• The Garda offer is a solid one. At 190 pence, Garda is paying 86 percent more than G4S was selling for in June and 30 percent more than the stock fetched before the latest bid was made public. Garda has already upped its bid twice. Who is to say they won’t be willing to go higher in a friendly negotiation?
Garda, and its private equity backer, BC Partners, clearly are assuming that they can do a better job running the troubled business. Based on their track records, they could be right. Garda was founded 25 years ago by its current CEO, Stephan Cretier, with $25,000 he got from a second mortgage on his house. He built Garda into the world’s largest privately-owned security services firm pursuing what he called a ``Dr. No,’’ strategy. ``It’s not just about winning market share,’’ he told the Wall Street Journal. ``It’s about world domination.’’ BC Partners, and a portfolio company, PetSmart, bought Chewy, an online pet supply retailer for $3.3 billion in 2017. Its current market cap: more than $20 billion.
Those accomplishments suggest the would-be acquirers can afford to pay a good price for G4S and still find a way to make money down the road. Shareholders of G4S can win now by getting out of a poor investment and recouping some of their losses. Keep in mind that in April shares sold for 70 pence.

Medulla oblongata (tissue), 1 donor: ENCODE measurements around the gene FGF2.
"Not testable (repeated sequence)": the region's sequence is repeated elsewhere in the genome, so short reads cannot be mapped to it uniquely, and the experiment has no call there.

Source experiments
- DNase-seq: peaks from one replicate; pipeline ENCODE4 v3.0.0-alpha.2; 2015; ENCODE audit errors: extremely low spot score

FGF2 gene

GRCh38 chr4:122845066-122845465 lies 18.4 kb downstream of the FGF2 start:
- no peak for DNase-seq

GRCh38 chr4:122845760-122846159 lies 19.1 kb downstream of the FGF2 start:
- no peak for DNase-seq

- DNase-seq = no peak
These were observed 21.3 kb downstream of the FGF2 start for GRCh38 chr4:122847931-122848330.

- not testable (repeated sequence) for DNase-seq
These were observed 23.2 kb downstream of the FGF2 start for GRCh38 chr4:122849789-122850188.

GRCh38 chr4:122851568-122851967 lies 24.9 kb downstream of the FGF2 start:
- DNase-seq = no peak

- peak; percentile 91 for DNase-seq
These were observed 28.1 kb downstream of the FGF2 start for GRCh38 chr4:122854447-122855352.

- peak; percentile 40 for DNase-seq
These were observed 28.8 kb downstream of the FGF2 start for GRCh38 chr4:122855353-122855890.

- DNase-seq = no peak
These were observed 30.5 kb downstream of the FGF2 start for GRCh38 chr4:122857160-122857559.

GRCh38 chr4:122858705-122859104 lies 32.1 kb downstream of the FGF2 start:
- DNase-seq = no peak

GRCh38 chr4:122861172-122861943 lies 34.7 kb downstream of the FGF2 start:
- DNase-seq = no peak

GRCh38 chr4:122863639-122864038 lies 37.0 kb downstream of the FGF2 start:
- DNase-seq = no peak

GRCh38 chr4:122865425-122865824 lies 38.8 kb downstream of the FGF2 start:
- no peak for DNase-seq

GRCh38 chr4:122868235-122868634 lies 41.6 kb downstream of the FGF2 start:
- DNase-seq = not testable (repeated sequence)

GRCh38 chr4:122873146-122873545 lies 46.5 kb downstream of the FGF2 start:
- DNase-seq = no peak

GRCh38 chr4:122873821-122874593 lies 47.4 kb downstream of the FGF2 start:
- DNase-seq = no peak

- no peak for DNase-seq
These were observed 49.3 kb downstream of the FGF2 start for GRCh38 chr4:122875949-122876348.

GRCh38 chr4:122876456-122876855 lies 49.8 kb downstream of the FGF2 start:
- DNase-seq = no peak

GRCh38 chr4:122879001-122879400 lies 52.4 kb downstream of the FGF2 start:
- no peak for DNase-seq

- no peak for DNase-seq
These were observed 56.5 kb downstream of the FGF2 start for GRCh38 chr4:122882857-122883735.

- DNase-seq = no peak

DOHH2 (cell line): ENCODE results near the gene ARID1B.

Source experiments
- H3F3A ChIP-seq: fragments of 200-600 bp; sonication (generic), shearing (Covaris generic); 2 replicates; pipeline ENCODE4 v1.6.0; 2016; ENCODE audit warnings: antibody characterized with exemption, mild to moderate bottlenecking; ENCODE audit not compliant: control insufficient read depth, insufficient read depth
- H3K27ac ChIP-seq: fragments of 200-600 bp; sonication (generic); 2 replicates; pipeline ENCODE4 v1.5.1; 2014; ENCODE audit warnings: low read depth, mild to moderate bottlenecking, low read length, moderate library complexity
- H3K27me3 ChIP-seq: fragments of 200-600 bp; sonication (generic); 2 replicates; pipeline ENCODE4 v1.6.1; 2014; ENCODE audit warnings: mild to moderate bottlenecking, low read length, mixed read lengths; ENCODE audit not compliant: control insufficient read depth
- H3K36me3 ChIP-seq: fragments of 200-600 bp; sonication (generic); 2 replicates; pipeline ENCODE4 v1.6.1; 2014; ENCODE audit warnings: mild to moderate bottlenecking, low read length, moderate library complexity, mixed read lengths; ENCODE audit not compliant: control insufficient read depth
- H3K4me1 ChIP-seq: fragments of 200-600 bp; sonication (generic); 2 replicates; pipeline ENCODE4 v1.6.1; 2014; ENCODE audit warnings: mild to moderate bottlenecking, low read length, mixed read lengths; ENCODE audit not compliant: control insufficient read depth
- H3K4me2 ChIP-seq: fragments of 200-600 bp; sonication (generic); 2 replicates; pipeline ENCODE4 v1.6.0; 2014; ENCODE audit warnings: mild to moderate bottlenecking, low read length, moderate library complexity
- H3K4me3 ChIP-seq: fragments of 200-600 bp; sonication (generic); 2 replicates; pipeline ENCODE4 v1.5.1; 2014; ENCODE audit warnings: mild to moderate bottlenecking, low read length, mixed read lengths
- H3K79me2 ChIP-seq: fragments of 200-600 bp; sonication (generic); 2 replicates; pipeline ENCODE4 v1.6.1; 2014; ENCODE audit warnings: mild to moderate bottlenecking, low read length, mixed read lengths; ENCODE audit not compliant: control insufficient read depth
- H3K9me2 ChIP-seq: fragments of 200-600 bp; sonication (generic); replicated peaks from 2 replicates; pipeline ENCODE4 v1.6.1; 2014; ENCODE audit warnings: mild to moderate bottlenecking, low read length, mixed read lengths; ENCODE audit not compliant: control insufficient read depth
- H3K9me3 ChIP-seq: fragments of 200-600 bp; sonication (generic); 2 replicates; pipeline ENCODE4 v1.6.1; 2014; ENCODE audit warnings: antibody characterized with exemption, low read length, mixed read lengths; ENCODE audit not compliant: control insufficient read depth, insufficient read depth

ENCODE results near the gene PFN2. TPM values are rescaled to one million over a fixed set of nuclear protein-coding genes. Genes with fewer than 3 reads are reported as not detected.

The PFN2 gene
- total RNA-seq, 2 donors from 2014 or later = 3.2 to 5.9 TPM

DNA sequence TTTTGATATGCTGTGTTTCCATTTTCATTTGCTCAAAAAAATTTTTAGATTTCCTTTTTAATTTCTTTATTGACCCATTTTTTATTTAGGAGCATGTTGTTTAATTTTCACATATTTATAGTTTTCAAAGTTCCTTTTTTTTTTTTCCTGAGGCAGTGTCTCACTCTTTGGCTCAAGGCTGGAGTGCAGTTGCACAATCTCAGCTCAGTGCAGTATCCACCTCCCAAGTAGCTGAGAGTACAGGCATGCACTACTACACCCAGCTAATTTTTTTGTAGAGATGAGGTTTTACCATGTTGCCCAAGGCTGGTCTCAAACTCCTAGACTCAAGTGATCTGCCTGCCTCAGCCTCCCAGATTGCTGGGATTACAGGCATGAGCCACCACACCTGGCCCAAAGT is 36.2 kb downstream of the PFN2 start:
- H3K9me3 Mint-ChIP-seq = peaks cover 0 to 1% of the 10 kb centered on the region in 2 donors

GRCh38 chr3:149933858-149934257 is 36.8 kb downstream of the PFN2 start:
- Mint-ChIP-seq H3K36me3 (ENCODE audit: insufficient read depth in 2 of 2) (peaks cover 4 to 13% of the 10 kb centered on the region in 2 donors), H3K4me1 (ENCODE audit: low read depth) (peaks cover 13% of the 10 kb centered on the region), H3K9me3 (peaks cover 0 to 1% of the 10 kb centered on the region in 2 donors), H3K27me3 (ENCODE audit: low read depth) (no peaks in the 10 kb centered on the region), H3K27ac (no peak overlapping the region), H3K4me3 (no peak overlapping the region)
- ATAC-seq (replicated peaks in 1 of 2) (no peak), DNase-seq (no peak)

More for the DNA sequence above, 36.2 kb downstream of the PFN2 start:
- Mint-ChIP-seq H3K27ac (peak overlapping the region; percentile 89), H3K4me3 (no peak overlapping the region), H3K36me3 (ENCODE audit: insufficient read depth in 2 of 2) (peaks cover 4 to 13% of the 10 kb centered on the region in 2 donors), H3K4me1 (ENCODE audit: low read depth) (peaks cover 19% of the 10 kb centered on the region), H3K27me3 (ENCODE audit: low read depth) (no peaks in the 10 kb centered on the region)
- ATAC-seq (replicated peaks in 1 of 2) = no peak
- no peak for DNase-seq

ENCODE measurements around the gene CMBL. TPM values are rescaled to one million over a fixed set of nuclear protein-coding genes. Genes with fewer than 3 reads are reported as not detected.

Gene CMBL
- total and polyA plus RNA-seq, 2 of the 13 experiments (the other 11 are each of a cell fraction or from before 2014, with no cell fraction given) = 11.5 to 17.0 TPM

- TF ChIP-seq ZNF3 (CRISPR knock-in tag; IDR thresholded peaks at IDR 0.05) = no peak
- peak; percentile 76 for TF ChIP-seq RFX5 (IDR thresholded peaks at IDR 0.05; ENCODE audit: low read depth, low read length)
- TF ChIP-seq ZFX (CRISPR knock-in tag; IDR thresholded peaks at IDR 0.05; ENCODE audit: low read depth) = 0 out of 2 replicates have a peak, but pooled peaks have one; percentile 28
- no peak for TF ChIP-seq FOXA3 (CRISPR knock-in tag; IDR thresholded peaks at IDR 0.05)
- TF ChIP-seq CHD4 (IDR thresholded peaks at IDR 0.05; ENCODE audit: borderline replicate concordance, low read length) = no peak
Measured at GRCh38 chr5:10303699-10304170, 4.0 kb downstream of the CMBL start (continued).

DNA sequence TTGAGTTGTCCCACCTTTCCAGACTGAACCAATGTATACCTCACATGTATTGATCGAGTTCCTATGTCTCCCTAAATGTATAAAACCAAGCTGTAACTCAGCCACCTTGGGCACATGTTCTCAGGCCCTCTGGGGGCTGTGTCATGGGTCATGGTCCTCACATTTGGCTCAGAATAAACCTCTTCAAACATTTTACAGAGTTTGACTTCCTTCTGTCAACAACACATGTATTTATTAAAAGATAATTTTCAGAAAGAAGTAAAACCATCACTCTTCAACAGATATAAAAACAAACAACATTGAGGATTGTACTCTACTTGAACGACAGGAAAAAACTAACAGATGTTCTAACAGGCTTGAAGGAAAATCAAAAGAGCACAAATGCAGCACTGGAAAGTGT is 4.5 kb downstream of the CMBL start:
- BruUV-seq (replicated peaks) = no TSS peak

• The Garda offer is a sure thing. In the documents it released in conjunction with its bid, Garda said it had the equity and the debt lined up to make a deal now. The company described its offer as ``definite, certain, in cash and fully financed.’’ That is no small thing. The future is always hard to see but at the moment it is especially murky. What will the global economy look like post-pandemic? Will financial markets remain buoyant as they been or suffer a post-Covid letdown? Finally, will governments, large purchasers of security services, have the resources to keep spending after running up trillions in deficits? The best answer to all the questions is: no one knows. Given that, it makes sense for G4S shareholders to push for a deal now. The Garda offer is a bird in the hand. It is worth grabbing.
In rejecting Garda’s bid, G4S said the following: ``The board believes that the timing of the proposal is highly opportunistic, coming as it does at a time of severe turbulence in global markets.’’
The board had it partly right. This offer does represent an opportunity—a chance for its shareholders to cash out at a good price at a good time. The board should make that happen. If not, then shareholders will have a very simple choice to make.
Seeking Alpha's Disclosure: Past performance is no guarantee of future results. No recommendation or advice is being given as to whether any investment is suitable for a particular investor. Any views or opinions expressed above may not reflect those of Seeking Alpha as a whole. Seeking Alpha is not a licensed securities dealer, broker or US investment adviser or investment bank. Our analysts are third party authors that include both professional investors and individual investors who may not be licensed or certified by any institute or regulatory body.